Making Wooden Shingles With Hand Tools

A man standing next to a log holds a wooden mallet and a grey froe with a wooden handle. The froe's long straight blade sits atop the end of the log. Several cuts radiate out from the center of the log going through the length of the wood.

While they have mostly been replaced with other roofing technologies, wooden shingles have a certain rustic charm. If you’re curious about how to make them by hand, [Harry Rogers] takes us through his friend [John] making some.

There are two primary means of splitting a log for making shingles (or shakes). The first is radial, like one would cut a pie, and the other is lateral, with all the cuts in the same orientation. Using a froe, the log is split in progressively smaller halves to control the way the grain splits down the length of the log and minimize waste. Larger logs result in less waste and lend themselves to the radial method, while smaller logs must be cut laterally. Laterally cut shingles have a higher propensity for warping and other issues, but will work when larger logs are not available.

Once the pieces are split out of the log, they are trimmed with an axe, including removing the outer sapwood which is the main attractant for bugs and other creatures that might try eating your roof. Once down to approximately the right dimensions, the shingle is then smoothed out on a shave horse with a draw knife. Interestingly, the hand-made shingles have a longer lifespan than those sawn since the process works more with the grain of the wood and introduces fewer opportunities for water to seep into the shingles.

If you’re looking for something more solarpunk and less cottagecore for your house, maybe try a green solar roof, and if you’ve got a glass roof, try cleaning it with the Grawler.

23 thoughts on “Making Wooden Shingles With Hand Tools

  1. I chopped shingles like this when I was a kid some 50 years ago. It’s very cool when you figure out how to make a chunk of wood behave the way you want it to. It’s not as easy as it looks. The froe is somewhere in my basement, but I haven’t seen it in years.

  2. I’ve made short boards of oak firewood this way for bluebird houses. This is a subset of a more general practice of “riven” oak from several centuries ago. It was much easier to split furniture boards than saw them

  3. Shake shingles like this were outlawed for roofs on new houses decades ago as a fire hazard, at least in my state. I’m not even sure you can get homeowners insurance here for a house with wooden shake shingles.

    1. I used to manage a roofing company here in the states, and it was common for us to encounter cedar shake roofs, which we replaced with asphalt shingles or slate tiles (or fake slate made of rubber), or replaced a few shakes to extend the life of their existing roof (they were available from our roofing supplier but I’m not sure if anyone was doing whole new roofs with them). From a quick bit of research, it looks like it’s a problem trying to insure a wood roof in areas with higher fire risk, not a legal issue.

    2. Actually they seem to be the roofing of choice at least in some suburbs of Portland Oregon. They look to be pressure treated so maybe less flammable than plain cedar. I was told they come with a 50 year warranty. Also FWIW, an asphalt roof is pretty flammable…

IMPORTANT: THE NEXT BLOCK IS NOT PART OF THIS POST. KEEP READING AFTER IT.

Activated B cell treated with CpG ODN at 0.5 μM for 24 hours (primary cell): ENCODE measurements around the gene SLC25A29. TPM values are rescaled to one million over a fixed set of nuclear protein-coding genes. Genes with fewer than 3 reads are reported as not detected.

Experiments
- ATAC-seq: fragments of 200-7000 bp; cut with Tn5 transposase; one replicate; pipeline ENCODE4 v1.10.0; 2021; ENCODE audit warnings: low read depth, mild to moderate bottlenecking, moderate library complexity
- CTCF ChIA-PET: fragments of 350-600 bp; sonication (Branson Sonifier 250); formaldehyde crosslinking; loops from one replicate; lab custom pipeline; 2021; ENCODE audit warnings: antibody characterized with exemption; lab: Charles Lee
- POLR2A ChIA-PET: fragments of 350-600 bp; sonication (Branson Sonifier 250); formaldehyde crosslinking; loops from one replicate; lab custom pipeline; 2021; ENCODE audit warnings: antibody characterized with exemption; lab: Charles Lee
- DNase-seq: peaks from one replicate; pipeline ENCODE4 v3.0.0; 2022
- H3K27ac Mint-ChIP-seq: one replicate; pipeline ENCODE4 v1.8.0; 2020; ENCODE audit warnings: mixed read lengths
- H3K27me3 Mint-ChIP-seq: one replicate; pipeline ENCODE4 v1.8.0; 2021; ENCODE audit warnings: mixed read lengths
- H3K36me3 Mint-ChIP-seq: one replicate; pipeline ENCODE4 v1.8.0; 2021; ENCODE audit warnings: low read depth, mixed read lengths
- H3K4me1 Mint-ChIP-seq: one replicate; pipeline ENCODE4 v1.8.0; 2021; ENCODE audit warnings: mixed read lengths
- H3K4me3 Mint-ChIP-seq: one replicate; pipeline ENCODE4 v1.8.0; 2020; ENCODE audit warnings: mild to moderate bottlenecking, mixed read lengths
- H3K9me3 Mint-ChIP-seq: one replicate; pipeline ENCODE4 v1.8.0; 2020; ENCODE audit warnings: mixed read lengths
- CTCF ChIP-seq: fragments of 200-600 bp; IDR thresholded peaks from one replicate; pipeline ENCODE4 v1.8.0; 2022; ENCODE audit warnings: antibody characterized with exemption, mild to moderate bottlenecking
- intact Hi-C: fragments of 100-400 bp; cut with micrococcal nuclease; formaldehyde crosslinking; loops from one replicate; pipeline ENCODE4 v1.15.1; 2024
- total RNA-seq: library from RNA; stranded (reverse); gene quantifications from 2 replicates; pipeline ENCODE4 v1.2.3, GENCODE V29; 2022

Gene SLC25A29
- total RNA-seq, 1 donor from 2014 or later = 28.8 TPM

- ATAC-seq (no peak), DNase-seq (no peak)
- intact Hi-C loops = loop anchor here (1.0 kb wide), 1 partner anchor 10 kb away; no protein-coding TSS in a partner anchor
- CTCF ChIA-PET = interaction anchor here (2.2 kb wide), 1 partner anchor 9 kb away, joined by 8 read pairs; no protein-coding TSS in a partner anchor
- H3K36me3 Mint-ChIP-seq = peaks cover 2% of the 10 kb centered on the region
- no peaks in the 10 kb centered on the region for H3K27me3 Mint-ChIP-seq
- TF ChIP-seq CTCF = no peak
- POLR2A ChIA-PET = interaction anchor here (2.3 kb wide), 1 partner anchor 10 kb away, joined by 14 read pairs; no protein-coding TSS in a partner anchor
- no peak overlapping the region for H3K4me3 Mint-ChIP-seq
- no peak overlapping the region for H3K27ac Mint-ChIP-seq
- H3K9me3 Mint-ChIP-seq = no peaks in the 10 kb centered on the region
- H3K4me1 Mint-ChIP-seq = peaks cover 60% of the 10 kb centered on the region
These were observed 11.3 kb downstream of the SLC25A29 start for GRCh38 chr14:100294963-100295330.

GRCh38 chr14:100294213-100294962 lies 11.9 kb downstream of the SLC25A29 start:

4. Came here just to say that I almost did not open the video, not thinking much of it. But I’m glad I did, it such a nice and pleasant thing to watch. Where I live wood shingles are not used (too much humidity), but the tools and the process are fascinating to watch anyway.

    1. They have been doing that for a while.

      also this is not a hack and should never have been published here.

      next week on hack a day this great new hack to turn ice into water, spoiler alert warm it up above 0 Deg C and keep it below 100 Deg C

      1. You always have to guess.
        Are they removing critical comments, censoring ‘wrong think’ or just incompetent.

        ArtsAndCraftaDay runs on wordpress. Which is married to the _shittiest_ database on earth (mySQL and forks). Comments routinely disappear with blown indexes, then come back on the routine re-index. They’d be better off upgrading to Dbase 3.

          1. Just for you, I request the Hackaday writers to do an article on wrapping wire around a bolt to make an electromagnet… I’m sure there will be information that you are not aware of. There’s enough theory and math on that principle to bore you for many hours. Others would find it fascinating.

            Nothing says it needs to be novel. As far as a hack, yes it is – using something in a manner beyond it’s original or innate intent.

            Again, some of us like the historical hacks, low-tech hacks, survival hacks, etc. I know I am not alone. It all boils down to curiosity and a desire to learn.

            If you don’t like it, feel free to skip it.


            Thanks for the post, Navarre!

    2. If you are referring to the one I think you are, it wasn’t so much critical of the article as it was a personal attack on the author.

      As far as “not a hack”, no, it’s not a hack, assuming your criterion for “hack” is novelty.

      But it is a skill. Once upon a time it was a hack, then it became a skill. Like all skills.

  5. wood shingles are so pasé, the real action is thatching.

    actually, most hand work is a wonderful skill to have, and the mental tools to carry it off are good for most any task you care to try if you care to learn the skills. The shave horse used to finish the shingles is a fabulous design, and surprisingly it is only one of three basic styles in European history.

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